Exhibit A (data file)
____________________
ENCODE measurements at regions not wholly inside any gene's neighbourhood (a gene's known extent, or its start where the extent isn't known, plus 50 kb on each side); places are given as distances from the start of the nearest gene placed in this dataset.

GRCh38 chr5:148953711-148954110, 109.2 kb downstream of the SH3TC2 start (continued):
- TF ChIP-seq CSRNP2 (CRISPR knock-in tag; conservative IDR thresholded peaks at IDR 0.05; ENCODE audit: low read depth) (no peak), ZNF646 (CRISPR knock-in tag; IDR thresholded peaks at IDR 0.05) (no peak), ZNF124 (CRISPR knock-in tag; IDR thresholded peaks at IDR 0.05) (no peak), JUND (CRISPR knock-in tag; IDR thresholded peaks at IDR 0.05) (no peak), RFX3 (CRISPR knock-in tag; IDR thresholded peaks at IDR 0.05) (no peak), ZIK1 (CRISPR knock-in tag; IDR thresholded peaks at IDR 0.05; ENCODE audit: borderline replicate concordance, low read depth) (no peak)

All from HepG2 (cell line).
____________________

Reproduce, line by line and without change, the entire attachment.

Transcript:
ENCODE measurements at regions not wholly inside any gene's neighbourhood (a gene's known extent, or its start where the extent isn't known, plus 50 kb on each side); places are given as distances from the start of the nearest gene placed in this dataset.

GRCh38 chr5:148953711-148954110, 109.2 kb downstream of the SH3TC2 start (continued):
- TF ChIP-seq CSRNP2 (CRISPR knock-in tag; conservative IDR thresholded peaks at IDR 0.05; ENCODE audit: low read depth) (no peak), ZNF646 (CRISPR knock-in tag; IDR thresholded peaks at IDR 0.05) (no peak), ZNF124 (CRISPR knock-in tag; IDR thresholded peaks at IDR 0.05) (no peak), JUND (CRISPR knock-in tag; IDR thresholded peaks at IDR 0.05) (no peak), RFX3 (CRISPR knock-in tag; IDR thresholded peaks at IDR 0.05) (no peak), ZIK1 (CRISPR knock-in tag; IDR thresholded peaks at IDR 0.05; ENCODE audit: borderline replicate concordance, low read depth) (no peak)

All from HepG2 (cell line).